A nurse in El Paso, Texas, has told of the 'horrific' conditions at hospitals in the city as the state grapples with one of the worst surges in coronavirus in the United States, and prison inmates are brought in to help carry the dead in morgues.
Registered nurse Lawanna Rivers took to Facebook to describe her time at the University Medical Center in El Paso where she claims patients were taken to a room called The Pit and given just three rounds of CPR before being pronounced dead.
In a video posted to Facebook November 7 she said: 'My first day at orientation, I was told that whatever patients go into the pit, they only come out in a body bag. I saw a lot of people die that I felt like shouldn't have died.
'This hospital's policy was they only get three rounds of CPR which was only six minutes, this out of all the codes we had, there is not a single patient that made it.'
Her shocking statement came as pictures taken Saturday show offenders, dressed in PPE gear, helping the El Paso County Medical Examiner's office carry the dead to refrigerated trucks amid a mounting death toll that threatens to overwhelm the state.
The virus that is surging throughout the U.S. has been unsparing across Texas where the latest figures show more than one million people have tested positive for the virus; more than 20,000 people have died across the state as of Monday.
In El Paso data released by the city Sunday confirms six more people had died from the virus. There were 981 new COVID-19 cases with more than 73,000 people testing positive in total. The city said there were seven additional deaths Monday bringing the death toll to 769. The deaths include two men and one woman in their 70s, two men and one woman in their 80s, and one woman in her 90s. All seven had underlying health conditions.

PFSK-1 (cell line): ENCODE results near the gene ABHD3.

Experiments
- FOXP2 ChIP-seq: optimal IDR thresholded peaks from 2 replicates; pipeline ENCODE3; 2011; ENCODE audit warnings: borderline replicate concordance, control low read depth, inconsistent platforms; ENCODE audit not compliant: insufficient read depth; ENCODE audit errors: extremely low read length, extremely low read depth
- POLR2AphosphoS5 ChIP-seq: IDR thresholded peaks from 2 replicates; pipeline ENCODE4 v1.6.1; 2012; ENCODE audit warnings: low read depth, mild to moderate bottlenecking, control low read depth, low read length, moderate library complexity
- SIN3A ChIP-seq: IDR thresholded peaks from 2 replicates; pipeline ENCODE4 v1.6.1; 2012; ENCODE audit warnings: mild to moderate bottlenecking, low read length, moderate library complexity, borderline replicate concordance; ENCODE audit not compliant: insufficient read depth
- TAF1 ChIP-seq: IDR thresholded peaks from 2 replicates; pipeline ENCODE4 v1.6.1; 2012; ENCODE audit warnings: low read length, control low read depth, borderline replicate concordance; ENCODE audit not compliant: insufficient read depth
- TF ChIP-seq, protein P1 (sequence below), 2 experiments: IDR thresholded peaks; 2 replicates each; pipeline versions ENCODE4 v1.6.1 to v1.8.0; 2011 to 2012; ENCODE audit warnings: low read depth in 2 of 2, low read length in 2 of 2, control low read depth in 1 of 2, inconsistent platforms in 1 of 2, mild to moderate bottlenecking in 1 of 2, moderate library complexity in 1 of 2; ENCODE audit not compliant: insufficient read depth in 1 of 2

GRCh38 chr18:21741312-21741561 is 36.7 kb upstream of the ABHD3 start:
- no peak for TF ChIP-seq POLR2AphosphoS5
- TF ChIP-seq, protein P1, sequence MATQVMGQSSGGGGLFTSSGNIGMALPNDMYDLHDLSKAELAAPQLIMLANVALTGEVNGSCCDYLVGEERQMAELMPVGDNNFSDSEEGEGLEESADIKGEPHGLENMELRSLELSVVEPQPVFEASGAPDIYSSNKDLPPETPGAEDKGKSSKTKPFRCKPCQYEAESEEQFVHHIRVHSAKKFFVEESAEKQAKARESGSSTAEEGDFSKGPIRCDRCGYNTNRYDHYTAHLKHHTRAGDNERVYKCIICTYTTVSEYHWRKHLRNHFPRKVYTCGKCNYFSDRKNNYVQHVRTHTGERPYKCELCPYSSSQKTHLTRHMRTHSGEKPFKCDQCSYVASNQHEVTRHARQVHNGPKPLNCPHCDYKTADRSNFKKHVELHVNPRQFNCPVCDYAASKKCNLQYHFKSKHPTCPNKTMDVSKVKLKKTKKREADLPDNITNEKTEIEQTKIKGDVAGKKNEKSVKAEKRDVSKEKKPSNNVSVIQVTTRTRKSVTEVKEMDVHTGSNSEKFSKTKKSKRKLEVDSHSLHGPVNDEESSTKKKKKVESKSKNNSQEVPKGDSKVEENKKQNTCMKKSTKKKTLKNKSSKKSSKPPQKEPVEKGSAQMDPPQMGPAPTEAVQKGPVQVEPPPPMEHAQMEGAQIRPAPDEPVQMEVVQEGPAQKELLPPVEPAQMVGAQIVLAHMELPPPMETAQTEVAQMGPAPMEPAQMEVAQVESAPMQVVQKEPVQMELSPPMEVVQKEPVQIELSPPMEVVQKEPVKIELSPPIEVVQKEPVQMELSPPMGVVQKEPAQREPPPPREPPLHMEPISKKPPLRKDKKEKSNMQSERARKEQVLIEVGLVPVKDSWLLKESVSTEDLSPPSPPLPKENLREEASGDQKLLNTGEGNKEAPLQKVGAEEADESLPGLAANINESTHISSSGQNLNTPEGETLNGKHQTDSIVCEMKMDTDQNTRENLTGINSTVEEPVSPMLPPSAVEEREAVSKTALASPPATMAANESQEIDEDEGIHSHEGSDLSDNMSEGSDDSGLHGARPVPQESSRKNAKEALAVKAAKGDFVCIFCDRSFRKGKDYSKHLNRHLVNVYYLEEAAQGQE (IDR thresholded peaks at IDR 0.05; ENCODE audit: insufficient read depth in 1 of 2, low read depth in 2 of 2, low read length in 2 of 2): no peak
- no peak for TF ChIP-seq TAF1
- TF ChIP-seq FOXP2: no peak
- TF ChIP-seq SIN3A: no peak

Last week daily deaths were increasing at a slightly higher rate with 15 additional deaths reported Saturday; 16 on Friday and 29 deaths reported Thursday. As of November 6 the death toll was 657, indicating the rise since then.
An El Paso County Sheriff's Office spokesman confirmed to The Texas Tribune that up to eight inmates have volunteered to carry out the work for $2 an hour. The inmates are not normally paid for their community work but are said to have 'refused to work unless they were compensated' for this task, the spokesperson confirmed.
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